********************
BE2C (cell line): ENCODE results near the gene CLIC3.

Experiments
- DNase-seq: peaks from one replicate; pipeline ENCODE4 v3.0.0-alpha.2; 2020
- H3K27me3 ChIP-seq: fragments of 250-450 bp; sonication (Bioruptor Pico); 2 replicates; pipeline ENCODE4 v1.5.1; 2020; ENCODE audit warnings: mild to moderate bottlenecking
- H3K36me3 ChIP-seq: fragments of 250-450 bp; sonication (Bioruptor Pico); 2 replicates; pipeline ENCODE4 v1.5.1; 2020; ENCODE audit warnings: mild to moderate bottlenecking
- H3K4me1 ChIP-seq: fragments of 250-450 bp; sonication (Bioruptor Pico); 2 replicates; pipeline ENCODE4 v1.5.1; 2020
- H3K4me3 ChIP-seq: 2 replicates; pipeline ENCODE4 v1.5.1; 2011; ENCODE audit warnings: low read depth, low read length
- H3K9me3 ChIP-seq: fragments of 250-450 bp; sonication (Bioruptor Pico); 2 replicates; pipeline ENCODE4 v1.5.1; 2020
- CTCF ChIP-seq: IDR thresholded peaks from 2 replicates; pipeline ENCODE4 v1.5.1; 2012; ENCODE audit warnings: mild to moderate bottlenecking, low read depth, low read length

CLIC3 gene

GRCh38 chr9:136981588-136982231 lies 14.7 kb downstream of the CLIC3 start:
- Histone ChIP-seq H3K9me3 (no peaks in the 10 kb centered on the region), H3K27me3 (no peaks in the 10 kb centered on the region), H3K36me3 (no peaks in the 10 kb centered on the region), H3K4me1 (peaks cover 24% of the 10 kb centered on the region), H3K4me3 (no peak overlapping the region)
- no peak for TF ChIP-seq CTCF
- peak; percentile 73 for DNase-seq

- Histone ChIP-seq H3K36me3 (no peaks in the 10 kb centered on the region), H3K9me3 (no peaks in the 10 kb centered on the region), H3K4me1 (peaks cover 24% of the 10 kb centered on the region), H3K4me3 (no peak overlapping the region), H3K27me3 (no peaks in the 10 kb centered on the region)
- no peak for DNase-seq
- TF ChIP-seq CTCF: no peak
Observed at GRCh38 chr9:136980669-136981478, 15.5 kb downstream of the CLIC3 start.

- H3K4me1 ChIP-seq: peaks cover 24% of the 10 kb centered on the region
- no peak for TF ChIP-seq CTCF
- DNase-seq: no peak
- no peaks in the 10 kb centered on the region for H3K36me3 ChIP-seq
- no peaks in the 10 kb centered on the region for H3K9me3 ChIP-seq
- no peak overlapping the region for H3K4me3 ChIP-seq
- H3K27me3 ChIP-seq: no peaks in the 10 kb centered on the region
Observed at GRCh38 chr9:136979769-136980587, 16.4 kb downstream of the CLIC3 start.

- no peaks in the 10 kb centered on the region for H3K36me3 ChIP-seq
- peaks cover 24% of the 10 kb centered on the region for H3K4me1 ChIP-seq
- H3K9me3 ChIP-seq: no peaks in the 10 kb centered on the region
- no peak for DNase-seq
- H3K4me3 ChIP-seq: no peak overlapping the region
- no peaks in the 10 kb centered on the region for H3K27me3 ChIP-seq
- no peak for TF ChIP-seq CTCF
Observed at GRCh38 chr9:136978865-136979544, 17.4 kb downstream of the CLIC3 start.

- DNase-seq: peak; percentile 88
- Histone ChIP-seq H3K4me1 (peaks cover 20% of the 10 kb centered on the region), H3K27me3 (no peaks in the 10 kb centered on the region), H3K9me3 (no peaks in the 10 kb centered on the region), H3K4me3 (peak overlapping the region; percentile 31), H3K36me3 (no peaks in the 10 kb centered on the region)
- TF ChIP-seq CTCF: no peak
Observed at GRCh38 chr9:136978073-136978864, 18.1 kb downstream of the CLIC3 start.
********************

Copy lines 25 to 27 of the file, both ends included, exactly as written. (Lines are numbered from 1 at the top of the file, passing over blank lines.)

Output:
- H3K27me3 ChIP-seq: no peaks in the 10 kb centered on the region
Observed at GRCh38 chr9:136979769-136980587, 16.4 kb downstream of the CLIC3 start.

- no peaks in the 10 kb centered on the region for H3K36me3 ChIP-seq